Issue 9,  Poetry

The Book Thief by Anannya Uberoi

(A response to the novel by Markus Zusak)

“Ahead of all parting” weighs 2 pounds, or 48 ounces, 
or 1360 grams, a single volume by Modern Library, 
new edition, 1995. Four centimeters short of an A4, the
brobdingnagian book, upon falling by a slip of
the hand on the streets of Munich, blasts a ‘thud’
thunderous enough for all eyes to turn to you.

Sunday, 10 a.m.
the boulevards of Munich
branch out into tiny alleys
bustling with carpets and 
candies for Oktoberfest,
Hans Zimmer is playing 
on the radio as Ms. Emilia
is prepping up her flowers
for another day of sales
in her book café, Jasmin
that grows its rosemary in 
jam jars and lights candles
within hedges of garden clippings –
they look like funny Finnish
reindeer with mouths of glass.

My third day in the city, I am 
flicking through the appendices 
of Modern Library, when a woman 
in her thirties, with golden balls
of yarn for hair bundled into 
thick braids run by the sides 
of her rose-cheeks (looking 
strangely like Liesel Meminger 
from a book I once read on a
train to the Alps), walks in. 
She’s German, but as 
lost as I: we bond over Rainer 
Maria Rilke’s single volume 
edition I am holding on to, 
tighter than before. In our 
conversation, she pretends 
to be Liesel, and speaks to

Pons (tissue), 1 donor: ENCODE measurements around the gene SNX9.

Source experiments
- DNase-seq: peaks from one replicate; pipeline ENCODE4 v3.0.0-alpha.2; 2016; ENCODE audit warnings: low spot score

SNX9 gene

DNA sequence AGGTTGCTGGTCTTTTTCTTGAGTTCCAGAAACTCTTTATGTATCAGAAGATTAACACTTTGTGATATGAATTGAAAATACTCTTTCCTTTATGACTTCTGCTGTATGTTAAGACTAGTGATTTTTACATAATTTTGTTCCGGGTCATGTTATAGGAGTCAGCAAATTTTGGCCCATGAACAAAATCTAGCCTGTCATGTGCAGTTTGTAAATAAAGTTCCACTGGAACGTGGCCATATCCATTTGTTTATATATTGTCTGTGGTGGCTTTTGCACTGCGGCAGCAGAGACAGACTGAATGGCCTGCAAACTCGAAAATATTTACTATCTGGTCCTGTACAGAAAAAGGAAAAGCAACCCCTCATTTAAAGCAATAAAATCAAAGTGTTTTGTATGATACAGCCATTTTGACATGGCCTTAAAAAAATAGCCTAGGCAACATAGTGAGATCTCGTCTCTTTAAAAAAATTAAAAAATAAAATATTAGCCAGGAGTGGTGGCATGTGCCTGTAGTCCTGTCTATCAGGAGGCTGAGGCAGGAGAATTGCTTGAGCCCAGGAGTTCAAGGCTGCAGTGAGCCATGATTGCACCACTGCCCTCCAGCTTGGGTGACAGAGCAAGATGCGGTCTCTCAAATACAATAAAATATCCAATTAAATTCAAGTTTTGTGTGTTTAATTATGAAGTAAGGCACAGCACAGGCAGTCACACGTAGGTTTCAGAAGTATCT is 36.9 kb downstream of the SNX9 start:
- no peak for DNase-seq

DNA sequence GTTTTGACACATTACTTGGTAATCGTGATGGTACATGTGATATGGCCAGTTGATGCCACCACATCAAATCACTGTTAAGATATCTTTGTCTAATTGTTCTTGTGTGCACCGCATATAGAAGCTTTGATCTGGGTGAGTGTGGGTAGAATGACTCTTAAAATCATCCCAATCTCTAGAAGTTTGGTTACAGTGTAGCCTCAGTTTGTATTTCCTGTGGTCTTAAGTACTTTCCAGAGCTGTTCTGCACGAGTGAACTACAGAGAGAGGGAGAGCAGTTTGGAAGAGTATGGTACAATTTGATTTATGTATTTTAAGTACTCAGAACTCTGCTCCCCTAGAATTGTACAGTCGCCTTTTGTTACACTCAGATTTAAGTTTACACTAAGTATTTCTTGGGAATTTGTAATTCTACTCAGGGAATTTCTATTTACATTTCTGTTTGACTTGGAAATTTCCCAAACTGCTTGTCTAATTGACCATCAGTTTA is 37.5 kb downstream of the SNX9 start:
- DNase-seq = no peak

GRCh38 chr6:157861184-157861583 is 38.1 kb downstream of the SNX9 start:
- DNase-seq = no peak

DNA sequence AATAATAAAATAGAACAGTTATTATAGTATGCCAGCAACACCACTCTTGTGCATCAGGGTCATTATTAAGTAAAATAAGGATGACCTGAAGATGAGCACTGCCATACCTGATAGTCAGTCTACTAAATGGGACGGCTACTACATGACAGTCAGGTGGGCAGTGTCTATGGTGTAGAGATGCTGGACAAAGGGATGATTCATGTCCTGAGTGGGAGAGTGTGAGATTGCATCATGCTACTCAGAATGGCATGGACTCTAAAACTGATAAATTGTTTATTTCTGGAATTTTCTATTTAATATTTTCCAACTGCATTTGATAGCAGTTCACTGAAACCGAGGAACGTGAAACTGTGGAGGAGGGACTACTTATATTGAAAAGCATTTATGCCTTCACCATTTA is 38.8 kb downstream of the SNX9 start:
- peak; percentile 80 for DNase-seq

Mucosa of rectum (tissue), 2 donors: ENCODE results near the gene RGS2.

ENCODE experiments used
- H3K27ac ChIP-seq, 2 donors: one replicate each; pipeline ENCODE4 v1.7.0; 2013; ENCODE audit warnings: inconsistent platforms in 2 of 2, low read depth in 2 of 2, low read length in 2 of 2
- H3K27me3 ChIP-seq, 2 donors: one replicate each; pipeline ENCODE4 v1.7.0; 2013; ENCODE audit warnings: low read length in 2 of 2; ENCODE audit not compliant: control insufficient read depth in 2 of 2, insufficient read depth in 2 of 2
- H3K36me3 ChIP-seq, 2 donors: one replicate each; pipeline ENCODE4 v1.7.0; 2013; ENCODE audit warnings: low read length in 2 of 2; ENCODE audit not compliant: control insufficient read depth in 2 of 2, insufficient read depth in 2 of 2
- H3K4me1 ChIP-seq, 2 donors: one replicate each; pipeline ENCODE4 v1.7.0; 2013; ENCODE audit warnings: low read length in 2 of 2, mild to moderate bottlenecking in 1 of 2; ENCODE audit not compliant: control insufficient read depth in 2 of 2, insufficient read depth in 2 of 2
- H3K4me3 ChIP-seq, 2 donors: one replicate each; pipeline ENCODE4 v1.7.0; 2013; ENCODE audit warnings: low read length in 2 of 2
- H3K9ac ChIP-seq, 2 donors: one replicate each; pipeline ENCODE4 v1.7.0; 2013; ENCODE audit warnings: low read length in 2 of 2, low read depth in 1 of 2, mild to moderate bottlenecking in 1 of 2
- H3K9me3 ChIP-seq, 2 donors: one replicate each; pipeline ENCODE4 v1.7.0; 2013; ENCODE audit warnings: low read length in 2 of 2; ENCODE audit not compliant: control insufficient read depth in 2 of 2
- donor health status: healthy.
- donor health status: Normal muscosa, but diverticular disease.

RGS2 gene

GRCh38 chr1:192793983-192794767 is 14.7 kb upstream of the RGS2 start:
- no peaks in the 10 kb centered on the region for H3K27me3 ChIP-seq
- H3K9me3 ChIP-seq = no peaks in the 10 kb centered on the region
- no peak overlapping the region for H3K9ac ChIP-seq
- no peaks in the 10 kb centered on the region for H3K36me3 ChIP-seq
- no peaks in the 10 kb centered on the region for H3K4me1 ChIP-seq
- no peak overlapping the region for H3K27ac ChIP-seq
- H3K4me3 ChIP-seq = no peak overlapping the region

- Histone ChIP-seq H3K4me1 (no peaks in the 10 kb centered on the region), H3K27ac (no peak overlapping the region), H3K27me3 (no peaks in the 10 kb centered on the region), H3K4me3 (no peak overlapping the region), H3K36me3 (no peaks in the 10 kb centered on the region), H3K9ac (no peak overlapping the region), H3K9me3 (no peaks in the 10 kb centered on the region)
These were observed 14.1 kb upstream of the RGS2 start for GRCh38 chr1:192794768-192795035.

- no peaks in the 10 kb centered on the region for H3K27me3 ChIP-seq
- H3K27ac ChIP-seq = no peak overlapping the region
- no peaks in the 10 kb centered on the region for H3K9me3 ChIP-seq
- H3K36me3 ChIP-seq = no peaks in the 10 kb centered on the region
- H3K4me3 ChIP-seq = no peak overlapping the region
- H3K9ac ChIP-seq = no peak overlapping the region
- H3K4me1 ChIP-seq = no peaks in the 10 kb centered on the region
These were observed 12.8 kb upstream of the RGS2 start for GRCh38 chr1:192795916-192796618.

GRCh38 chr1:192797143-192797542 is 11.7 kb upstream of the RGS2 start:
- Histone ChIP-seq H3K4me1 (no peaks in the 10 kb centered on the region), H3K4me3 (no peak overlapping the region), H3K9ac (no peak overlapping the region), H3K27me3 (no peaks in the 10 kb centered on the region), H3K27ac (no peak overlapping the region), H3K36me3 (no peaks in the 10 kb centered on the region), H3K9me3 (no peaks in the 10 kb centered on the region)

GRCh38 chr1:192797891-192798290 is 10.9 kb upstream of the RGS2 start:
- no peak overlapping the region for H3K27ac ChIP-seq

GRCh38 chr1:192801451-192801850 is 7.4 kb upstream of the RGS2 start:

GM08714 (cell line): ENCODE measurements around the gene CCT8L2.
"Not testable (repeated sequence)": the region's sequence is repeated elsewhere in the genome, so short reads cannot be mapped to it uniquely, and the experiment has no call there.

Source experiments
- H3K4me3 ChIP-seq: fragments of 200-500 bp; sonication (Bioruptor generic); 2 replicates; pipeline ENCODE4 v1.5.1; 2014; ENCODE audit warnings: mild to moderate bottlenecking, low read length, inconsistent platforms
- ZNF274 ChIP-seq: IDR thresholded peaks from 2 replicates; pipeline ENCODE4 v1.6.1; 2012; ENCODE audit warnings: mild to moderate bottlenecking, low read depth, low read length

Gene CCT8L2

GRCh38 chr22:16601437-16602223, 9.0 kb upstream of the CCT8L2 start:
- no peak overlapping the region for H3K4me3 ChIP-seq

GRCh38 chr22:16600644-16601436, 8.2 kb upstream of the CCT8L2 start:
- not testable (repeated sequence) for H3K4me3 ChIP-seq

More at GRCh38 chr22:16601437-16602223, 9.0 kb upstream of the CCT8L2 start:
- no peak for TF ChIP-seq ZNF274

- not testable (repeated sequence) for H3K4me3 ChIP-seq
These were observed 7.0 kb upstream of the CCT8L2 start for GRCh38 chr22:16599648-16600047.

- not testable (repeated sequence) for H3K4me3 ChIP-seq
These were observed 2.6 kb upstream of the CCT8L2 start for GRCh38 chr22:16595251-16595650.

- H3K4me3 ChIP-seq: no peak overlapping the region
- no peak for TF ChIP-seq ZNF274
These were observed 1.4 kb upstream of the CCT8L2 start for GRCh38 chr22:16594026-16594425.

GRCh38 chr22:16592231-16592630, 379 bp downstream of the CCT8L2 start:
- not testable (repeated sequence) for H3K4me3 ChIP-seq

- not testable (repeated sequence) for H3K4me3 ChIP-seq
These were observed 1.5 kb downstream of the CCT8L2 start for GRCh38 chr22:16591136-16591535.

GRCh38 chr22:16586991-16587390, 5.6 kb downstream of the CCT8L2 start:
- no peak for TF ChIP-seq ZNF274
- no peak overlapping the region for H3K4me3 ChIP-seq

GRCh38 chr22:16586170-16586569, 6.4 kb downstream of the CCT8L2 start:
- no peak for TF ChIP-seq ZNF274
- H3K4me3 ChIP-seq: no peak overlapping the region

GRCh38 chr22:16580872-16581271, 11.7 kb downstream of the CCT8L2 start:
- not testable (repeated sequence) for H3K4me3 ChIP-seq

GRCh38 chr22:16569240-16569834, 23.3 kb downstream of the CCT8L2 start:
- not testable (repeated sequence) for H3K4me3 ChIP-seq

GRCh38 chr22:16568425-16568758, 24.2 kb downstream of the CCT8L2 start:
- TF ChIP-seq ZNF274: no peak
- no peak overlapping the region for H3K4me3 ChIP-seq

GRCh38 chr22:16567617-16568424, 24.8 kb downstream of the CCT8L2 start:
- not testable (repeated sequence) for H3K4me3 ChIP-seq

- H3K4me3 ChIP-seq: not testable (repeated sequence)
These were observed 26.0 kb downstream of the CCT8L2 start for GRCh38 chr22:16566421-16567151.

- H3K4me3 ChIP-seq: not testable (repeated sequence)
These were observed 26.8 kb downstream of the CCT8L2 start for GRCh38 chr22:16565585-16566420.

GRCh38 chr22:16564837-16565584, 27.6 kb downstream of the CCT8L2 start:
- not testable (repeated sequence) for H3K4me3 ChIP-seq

me in castles and daydreams. 
I play along in this unexpected 
diversion, our cups full with 
wine and caramelized sugar.

The Book Thief has stopped 
thieving books; she picks them
up from happy libraries and 
goes her way, whistling. They 
don’t burn books on gargantuan 
pyres anymore as they did in
Nazi Germany; I am relieved. 
They leave books like leaves, 
freshly-bought and supple 
from red-rush in the spring,
neglected in the fall in quiet 
corners by the hearth until 
their yellowing pages buried 
by the winter snow.

The winter is what I look for, 
like broom-dust I pick these
forgotten books in shovels and 
bring them home to the world 
of twenty children, with eyes 
picking magic and their rose-lips 
enunciating rune after rune
in innocent wonder. She visits 
Munich in remembrance of 
her foster parents and Max, 
and Rudy, the boy with blond hair
and blue eyes. She can jump 
from the World War II and 
the Munich crisis, 1938, to 
the world of today with a snap 
of her starched fingers, quantum
phenomenon taking after like 
a game of Chinese whispers 
in the brutal contractions of 
the German winter.

2 p.m., she is she is walking 
northward, accordion in 
hand, leaving behind a trail 
of sparkles in my dusty eyes.
To my right, the Müller 
Bookstore proudly displays 
On Hauntings” by Liesel Meminger
through the glinting glass.


Anannya Uberoi is a full-time software engineer and part-time tea connoisseur based in Madrid. Her poems and short stories have appeared in JaggeryLandLockedDeep WildTiptonLapis Lazuli, Marías at Sampaguitas, and eFiction India. Her writing has also featured on The Delhi Walla and The Dewdrop, among other literary blogs.

One Comment

  • Christian Barragan

    It came as such a surprise to me, seeing the title of this work. I was just about to open the very same novel this piece is responding to, which I have been reading the last few days. Such an exquisitely realized voice in your work!

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